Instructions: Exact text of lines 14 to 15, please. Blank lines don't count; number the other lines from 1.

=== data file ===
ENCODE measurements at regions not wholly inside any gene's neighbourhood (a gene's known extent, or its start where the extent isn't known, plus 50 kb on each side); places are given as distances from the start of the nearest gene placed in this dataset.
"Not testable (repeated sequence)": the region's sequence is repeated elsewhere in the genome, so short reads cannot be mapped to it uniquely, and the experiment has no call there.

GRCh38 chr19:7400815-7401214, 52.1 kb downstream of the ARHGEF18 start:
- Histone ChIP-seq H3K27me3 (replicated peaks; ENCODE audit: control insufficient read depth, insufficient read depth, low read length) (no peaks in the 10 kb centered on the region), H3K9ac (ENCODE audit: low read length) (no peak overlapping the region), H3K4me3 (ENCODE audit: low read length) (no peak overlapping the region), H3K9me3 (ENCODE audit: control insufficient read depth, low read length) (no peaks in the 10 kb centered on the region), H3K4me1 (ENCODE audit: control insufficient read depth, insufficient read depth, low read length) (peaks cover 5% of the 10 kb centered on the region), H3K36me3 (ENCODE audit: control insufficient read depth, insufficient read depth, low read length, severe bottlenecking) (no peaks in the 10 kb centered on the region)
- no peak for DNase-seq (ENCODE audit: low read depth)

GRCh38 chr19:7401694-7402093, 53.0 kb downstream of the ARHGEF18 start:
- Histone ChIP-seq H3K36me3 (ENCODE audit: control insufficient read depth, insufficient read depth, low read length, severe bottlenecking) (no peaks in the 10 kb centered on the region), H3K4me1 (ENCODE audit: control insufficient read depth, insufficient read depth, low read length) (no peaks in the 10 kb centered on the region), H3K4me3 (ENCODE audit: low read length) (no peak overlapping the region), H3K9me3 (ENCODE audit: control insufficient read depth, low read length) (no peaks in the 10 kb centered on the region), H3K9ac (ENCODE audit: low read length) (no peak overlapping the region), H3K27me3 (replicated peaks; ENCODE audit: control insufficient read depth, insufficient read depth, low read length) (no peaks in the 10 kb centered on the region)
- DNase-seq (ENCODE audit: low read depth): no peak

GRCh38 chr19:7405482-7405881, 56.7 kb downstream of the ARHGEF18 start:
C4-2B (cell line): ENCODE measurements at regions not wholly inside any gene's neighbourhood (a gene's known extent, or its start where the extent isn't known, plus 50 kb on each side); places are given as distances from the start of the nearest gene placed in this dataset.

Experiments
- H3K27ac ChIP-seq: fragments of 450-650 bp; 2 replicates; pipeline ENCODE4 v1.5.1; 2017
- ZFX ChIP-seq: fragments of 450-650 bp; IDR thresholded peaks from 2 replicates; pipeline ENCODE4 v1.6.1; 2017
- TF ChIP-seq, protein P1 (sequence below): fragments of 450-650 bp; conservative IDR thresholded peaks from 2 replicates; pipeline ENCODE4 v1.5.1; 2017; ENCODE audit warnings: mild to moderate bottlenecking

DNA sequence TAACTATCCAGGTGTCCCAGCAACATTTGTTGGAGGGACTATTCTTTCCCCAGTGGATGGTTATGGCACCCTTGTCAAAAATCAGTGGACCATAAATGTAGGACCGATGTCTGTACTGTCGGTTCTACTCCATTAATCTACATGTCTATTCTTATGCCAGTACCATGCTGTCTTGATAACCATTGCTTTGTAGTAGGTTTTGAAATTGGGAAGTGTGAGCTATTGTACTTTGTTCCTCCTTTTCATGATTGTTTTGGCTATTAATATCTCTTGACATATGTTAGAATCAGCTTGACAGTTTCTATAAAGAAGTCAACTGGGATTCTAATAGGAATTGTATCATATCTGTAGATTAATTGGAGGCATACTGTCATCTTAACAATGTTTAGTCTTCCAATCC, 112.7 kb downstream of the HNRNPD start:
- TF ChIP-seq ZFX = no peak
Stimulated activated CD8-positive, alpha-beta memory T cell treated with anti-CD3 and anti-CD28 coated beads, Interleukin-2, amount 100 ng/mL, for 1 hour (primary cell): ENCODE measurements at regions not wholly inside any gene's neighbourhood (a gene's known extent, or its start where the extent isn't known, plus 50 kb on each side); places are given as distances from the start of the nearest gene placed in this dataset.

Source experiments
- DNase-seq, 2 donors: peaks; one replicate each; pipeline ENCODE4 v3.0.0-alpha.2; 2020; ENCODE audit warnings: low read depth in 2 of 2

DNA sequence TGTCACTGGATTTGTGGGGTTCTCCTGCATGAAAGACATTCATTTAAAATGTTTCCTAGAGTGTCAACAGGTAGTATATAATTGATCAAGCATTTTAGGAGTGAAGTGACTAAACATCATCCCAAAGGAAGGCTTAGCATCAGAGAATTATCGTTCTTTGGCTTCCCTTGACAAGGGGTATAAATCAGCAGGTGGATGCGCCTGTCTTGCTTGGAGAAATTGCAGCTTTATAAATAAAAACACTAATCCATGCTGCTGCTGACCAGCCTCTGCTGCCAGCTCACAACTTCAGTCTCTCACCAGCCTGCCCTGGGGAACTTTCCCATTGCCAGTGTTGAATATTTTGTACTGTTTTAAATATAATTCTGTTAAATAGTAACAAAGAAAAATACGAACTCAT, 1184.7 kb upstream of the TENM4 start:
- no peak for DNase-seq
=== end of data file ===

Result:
- TF ChIP-seq, protein P1 (sequence below): fragments of 450-650 bp; conservative IDR thresholded peaks from 2 replicates; pipeline ENCODE4 v1.5.1; 2017; ENCODE audit warnings: mild to moderate bottlenecking

DNA sequence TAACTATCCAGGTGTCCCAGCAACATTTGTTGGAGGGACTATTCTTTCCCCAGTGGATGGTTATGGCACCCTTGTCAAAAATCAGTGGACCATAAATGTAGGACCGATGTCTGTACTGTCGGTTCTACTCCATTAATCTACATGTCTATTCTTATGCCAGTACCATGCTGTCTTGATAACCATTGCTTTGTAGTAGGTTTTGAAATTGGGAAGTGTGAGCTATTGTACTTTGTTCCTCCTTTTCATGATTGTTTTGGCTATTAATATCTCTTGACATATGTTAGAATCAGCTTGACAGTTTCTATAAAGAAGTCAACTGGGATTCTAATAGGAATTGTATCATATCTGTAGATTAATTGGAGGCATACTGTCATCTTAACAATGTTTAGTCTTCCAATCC, 112.7 kb downstream of the HNRNPD start: